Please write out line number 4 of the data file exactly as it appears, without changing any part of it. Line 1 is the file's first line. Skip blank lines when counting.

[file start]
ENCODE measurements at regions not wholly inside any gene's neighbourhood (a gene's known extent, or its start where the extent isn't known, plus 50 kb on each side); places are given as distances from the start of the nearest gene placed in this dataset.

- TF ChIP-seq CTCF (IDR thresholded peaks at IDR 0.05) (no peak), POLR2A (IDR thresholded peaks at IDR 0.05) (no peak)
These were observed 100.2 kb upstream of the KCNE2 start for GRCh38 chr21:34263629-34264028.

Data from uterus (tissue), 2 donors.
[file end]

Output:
Data from uterus (tissue), 2 donors.